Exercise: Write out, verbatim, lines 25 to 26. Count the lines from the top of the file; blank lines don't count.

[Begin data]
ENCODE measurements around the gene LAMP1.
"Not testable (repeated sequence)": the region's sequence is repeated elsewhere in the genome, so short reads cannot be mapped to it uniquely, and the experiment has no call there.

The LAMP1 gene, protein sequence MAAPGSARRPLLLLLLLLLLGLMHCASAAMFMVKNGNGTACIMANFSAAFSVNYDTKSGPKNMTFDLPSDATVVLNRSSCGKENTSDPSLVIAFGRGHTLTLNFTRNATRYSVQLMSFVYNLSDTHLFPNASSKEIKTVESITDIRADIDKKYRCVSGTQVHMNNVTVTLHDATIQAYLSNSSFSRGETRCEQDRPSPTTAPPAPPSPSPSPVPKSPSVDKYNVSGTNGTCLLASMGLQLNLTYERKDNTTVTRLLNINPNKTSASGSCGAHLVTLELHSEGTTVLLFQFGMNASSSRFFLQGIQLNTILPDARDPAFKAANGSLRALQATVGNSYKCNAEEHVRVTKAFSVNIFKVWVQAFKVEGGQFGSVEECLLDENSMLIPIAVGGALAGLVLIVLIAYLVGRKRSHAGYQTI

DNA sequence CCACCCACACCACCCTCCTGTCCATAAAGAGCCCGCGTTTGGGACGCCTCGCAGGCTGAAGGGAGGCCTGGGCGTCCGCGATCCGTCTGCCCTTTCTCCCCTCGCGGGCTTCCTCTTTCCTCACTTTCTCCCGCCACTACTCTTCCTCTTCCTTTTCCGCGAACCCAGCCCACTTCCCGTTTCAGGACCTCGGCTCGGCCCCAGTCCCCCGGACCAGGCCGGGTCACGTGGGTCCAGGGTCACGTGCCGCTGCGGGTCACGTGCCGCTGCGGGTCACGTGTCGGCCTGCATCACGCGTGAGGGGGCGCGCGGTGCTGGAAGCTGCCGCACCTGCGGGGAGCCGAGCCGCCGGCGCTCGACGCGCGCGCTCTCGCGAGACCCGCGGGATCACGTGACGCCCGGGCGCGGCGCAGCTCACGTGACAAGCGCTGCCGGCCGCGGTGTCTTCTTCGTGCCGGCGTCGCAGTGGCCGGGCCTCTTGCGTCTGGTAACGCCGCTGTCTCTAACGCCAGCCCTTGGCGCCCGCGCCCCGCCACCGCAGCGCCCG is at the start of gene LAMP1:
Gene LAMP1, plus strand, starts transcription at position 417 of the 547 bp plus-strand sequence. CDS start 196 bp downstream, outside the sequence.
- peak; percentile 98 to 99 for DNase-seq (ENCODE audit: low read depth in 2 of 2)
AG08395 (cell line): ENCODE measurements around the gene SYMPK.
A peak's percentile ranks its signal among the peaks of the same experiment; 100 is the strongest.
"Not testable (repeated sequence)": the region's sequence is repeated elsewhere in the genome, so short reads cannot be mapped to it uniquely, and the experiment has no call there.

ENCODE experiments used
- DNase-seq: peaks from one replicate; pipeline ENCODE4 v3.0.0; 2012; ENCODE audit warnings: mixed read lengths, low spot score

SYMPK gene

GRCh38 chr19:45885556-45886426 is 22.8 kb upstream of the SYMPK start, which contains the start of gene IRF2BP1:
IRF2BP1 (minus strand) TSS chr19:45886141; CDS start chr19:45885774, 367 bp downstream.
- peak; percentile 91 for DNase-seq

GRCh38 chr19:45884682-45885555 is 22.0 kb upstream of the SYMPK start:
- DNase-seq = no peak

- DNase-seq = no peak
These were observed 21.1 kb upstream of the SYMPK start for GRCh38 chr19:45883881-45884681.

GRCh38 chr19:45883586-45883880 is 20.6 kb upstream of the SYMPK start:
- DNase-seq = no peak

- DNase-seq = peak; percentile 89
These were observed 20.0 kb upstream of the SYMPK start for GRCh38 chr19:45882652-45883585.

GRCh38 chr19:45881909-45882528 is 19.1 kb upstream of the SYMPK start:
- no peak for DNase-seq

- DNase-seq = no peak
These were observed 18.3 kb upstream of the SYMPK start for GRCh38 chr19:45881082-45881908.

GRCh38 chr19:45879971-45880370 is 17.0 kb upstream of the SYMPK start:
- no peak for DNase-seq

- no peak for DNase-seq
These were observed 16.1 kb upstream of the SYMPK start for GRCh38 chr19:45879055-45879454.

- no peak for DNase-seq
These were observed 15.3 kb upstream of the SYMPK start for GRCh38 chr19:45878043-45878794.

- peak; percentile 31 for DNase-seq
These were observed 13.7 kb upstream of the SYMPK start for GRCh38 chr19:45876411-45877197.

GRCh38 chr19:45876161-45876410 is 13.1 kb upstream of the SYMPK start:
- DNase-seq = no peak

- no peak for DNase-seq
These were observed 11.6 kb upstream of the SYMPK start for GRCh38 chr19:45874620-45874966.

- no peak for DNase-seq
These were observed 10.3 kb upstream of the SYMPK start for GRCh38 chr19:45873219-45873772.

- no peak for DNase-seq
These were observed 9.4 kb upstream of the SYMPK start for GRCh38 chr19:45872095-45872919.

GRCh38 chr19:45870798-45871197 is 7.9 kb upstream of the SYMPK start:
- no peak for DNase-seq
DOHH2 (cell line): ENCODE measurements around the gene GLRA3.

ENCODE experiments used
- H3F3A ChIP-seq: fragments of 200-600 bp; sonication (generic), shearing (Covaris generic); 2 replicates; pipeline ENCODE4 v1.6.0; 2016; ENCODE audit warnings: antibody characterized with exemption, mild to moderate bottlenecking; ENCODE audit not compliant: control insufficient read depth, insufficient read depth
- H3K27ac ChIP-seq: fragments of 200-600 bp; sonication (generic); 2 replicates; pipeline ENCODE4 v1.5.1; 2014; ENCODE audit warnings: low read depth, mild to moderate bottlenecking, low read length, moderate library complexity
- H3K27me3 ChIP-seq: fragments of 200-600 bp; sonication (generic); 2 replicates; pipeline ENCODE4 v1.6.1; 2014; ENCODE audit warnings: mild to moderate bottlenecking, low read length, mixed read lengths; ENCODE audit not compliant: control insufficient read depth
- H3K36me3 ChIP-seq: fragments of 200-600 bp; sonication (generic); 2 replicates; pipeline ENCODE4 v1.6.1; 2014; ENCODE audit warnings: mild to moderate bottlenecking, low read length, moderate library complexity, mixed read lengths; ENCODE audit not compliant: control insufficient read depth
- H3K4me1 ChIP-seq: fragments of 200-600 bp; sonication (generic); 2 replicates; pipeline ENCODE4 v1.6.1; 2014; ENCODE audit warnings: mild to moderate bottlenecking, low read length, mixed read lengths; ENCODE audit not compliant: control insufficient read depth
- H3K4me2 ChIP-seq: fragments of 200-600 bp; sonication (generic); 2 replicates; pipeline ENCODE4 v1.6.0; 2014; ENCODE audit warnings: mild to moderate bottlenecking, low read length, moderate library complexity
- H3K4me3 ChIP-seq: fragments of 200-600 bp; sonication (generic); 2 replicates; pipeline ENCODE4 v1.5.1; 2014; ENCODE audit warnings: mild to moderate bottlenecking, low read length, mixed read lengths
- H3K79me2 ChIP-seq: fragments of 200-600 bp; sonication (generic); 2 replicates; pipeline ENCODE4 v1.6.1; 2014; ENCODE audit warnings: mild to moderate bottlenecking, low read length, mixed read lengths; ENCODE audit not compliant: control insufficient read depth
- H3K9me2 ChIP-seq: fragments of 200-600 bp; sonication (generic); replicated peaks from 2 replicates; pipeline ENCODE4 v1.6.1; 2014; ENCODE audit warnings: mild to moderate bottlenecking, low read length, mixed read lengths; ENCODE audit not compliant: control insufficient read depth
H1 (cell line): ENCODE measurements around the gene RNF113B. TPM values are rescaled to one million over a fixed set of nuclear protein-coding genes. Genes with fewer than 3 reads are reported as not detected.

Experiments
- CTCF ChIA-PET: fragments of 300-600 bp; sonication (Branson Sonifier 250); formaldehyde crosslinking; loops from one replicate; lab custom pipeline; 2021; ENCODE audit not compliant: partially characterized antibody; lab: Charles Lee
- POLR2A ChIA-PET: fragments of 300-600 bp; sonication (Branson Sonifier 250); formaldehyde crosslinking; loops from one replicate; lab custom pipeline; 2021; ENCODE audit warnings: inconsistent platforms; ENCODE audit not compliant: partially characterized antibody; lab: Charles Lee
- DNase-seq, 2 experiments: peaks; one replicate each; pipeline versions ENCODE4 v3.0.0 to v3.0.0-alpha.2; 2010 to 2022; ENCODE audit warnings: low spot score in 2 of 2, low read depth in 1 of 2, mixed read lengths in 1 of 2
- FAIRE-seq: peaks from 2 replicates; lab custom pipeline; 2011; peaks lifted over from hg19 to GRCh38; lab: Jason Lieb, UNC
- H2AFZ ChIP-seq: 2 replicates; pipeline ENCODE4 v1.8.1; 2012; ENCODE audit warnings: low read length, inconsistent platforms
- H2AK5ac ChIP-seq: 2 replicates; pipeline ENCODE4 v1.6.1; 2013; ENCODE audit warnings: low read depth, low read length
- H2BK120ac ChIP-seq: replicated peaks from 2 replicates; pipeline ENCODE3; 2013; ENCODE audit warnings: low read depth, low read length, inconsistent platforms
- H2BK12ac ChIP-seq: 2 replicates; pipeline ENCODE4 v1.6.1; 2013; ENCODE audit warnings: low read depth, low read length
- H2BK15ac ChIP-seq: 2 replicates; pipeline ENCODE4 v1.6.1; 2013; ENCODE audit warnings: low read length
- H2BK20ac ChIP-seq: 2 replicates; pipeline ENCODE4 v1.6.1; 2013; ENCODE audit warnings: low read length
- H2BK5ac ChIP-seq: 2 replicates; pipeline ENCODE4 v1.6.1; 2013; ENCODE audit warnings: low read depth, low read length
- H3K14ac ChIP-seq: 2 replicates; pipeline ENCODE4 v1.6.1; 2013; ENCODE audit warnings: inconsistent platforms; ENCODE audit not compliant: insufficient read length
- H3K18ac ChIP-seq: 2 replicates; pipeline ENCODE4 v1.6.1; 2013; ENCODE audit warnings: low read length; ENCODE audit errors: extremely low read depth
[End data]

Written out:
- no peak for DNase-seq

- DNase-seq = no peak